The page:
If geography is destiny, the setting of your crime fiction is crucial.
I’ve never gone out and scouted locations. My novels are grounded in familiar territory. I’ve planted the four Midwestern noir novels I’ve written during the past several years securely in my hometown—Minneapolis, Minnesota, and its immediate environs. I want to write what I know.
To my mind, there are several considerations when deciding on your crime novel’s setting—and when you’re putting that setting into play. Here are five of them.
5 Points to Consider About Your Crime Fiction Setting
1. Just how thematically important is the setting to your story?
In my new novel, The Secret Lives of Dentists, Minneapolis circa 1955 is essential to its premise and development. As the largest city in the Upper Midwest, home to dozens of major employers, institutions, and entertainment venues, Minneapolis was a magnet for young people from around the region seeking fast times and fortune. Minneapolis in those days was predominantly Scandinavian and German, heavily Lutheran and Catholic, with a well-deserved reputation for systemic racism and anti-Semitism. One of my protagonists is a promiscuous 21-year-old woman from (fictitious) Dollar, North Dakota. Another is a middle-aged Jewish dentist who will be accused of her murder.
Minneapolis was not the only mid-century, mid-American city that drew kids to its seductive core, or, for that matter, the only city in America that baldly discriminated against Jews. But Minneapolis was the city where the events that inspired my novel took place. It is also the place that fueled my youthful curiosity and imagination and taught me much of what I know about life’s good and bad. My Secret Lives, in short, could not have been situated anywhere else.
2. Don’t get carried away with your location’s atmospherics.
The late, great Elmore Leonard cautioned writers against overusing the weather, especially at the beginning of their stories. “The reader is apt to leaf ahead looking for people,” he said with his usual wry understatement. When you mention Minnesota, people tend to think first of the local climate, in particular our (once-) fearsome winters. I like to play against expectations, so I set Secret Lives in the city’s typically tepid spring and sultry summer months. Also, mindful of Leonard’s warning, I kept the weather bulletins brief.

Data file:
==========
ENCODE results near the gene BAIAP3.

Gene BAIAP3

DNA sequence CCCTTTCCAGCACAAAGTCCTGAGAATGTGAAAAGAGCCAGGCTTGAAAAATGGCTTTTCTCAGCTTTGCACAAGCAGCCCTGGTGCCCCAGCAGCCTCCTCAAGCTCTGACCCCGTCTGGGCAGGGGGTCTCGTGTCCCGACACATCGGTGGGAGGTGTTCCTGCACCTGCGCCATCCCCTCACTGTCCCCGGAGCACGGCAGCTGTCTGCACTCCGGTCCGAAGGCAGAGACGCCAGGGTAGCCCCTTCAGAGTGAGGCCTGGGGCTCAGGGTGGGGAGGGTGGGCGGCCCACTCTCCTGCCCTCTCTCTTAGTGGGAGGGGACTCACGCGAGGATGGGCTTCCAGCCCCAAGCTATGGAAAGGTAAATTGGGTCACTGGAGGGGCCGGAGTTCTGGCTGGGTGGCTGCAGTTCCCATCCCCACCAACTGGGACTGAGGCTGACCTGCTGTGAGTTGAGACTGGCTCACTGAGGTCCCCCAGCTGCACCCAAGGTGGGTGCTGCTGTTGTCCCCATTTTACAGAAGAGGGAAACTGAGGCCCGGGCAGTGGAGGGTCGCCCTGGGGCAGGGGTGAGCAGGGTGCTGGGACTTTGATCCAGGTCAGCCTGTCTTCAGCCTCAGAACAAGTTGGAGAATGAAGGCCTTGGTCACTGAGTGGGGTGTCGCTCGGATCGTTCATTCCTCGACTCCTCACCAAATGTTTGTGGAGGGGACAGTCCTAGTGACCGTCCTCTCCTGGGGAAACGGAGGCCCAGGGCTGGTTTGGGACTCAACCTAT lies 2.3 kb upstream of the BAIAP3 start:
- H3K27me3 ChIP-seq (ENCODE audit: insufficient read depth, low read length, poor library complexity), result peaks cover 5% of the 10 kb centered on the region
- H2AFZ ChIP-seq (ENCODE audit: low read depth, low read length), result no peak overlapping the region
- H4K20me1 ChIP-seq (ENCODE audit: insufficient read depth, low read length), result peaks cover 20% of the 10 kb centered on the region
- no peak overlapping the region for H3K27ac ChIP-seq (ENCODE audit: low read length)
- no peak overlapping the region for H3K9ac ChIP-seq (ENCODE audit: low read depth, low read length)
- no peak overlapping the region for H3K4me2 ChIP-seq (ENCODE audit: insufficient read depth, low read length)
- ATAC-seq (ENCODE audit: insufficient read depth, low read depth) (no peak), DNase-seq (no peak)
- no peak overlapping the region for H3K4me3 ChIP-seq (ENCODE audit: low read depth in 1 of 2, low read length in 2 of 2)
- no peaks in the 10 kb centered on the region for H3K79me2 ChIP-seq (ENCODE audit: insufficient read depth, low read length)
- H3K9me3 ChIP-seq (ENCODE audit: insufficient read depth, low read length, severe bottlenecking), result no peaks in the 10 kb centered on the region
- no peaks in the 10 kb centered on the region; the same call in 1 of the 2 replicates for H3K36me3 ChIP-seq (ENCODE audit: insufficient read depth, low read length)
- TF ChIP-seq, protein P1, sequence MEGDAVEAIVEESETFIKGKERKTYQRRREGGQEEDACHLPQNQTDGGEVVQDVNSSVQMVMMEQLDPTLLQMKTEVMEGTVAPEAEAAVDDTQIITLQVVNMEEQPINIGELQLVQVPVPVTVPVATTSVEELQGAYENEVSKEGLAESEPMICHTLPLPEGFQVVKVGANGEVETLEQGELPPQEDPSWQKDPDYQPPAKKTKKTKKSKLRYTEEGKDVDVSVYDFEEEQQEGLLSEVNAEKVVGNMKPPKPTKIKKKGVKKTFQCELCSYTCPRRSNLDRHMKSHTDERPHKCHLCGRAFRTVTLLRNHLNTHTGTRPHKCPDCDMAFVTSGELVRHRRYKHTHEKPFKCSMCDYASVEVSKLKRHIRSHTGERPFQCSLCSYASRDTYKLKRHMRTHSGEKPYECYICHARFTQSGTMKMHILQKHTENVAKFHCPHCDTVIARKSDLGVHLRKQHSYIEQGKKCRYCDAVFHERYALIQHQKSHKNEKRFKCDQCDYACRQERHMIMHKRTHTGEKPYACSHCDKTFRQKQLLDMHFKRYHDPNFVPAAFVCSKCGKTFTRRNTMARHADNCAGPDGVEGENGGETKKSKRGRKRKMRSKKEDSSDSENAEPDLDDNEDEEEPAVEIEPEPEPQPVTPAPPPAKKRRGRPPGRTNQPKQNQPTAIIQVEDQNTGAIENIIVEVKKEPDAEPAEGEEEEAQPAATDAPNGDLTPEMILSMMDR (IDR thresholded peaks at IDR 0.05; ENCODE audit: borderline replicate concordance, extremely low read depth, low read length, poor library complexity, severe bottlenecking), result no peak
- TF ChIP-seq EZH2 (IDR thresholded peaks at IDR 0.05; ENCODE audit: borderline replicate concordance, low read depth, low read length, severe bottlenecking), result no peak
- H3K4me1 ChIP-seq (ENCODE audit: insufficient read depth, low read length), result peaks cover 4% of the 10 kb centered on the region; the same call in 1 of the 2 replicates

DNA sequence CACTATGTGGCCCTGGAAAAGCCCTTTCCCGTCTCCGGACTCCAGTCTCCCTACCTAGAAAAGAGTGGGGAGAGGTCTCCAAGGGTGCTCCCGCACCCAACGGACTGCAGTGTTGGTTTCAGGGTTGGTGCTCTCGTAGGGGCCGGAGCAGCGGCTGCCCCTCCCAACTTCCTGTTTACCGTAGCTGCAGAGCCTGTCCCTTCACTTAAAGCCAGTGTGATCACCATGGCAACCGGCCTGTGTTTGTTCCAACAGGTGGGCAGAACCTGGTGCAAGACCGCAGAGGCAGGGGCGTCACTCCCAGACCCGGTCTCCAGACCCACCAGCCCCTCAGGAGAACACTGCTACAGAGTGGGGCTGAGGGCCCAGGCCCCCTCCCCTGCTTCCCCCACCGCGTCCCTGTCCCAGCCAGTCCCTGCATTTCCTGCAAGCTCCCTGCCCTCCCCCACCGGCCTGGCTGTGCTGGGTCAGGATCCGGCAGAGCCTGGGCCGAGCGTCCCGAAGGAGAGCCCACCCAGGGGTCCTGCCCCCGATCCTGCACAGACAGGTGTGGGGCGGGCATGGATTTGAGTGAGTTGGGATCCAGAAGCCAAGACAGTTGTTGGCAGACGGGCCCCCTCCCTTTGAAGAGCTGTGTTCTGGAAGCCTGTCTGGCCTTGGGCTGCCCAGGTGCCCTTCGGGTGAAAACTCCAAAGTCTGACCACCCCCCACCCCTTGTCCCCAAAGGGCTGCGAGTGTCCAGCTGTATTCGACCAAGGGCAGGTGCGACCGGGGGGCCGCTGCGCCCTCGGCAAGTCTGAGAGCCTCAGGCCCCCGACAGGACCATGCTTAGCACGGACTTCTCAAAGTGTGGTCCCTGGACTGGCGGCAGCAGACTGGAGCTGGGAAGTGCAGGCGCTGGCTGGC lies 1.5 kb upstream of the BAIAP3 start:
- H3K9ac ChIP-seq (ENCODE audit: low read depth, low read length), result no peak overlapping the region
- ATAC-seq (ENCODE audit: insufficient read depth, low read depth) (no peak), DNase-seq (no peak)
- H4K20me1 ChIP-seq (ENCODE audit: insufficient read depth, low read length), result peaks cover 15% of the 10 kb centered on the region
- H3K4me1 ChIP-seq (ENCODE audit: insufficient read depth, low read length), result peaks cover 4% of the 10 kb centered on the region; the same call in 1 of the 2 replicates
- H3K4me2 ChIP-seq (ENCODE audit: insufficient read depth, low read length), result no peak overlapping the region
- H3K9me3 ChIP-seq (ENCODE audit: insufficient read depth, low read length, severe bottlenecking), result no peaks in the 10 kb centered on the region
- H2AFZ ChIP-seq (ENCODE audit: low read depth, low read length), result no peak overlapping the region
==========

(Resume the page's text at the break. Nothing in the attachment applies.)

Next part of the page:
3. Limit the architectural detail; concentrate on your characters.
Much of Secret Lives unfolds in court, so one of my essential settings is Courtroom No. 1 in the county courthouse. The grand old building, with its iconic clocktower and marble staircase, may be the city’s best-known structure—or was until the construction of the Vikings’ spectacular football stadium in the last decade. Drawing on ’50s newspaper reports and photos, I was able to describe the high points and idiosyncrasies of the site, enough anyway so I could share the impressions of the defendant, key witnesses, and gallery rubberneckers who filled the chamber during the dentist’s long trial.
I spent less time on most of the other locations. The dentist’s home in the pleasant Linden Hills neighborhood and the dingy inner-city flat shared by the murder victim and her sister are described sparingly; so are the dour offices of the city’s homicide squad and the squalid local wire-service bureau. In each case, I kept in mind the master’s admonition and swiftly focused on the settings’ occupants.
4. Don’t be afraid to mix the real and the fictitious.
You’re writing a novel, not journalism. Having written both, I can assure you that messing around with the hard facts that an honorable journalist would deem sacrosanct is a large part of the pleasure of writing fiction. Thus, in Secret Lives, I have no compunction, for example, about changing Hennepin County to Hiawatha County, if only because Hiawatha is so much more fun to say, write, and read than Hennepin. (And thanks to Longfellow’s immortal “Song of Hiawatha,” it’s every bit as legitimate a local reference as the name of the 17th-century Belgian missionary.) I invented the names and salient details of several of the cafes, bars, and hotels mentioned in the narrative, though each contains the sights, smells, textures, and noises I needed to establish the verisimilitude that makes good fiction “real.”
One of my key characters drives a cab, so I relied on his responses to the streets, features, and denizens of the city’s sundry neighborhoods to help create a sense of mid-20th century Minneapolis. An oversized street map from the early ’50s helped me keep track his whereabouts.
5. Choose locations that give you the details that will make your story come alive.
While Minneapolis in the 1950s was not the “Murderapolis” it would become in the early ’90s and, sadly, is becoming again today, there was enough mayhem—the lethal beating of a skid row layabout, a domestic homicide in an overheated Southside tenement, gunshots erupting during a crap game in a black neighborhood—to keep the city’s small homicide squad busy. Those gritty locations, usually mentioned only in passing, add to the credibility that makes good crime fiction memorable.
Toward that end, I sought out actual place names—e.g., the Sourdough Bar, the Whoop-Tee-Doo Club, Farmers & Mechanics Bank—while making up others, such as the Starlight Motor Hotel and His Will Baptist Church, when necessary. A well-chosen or blessedly inspired name will often say all you need to say about a place.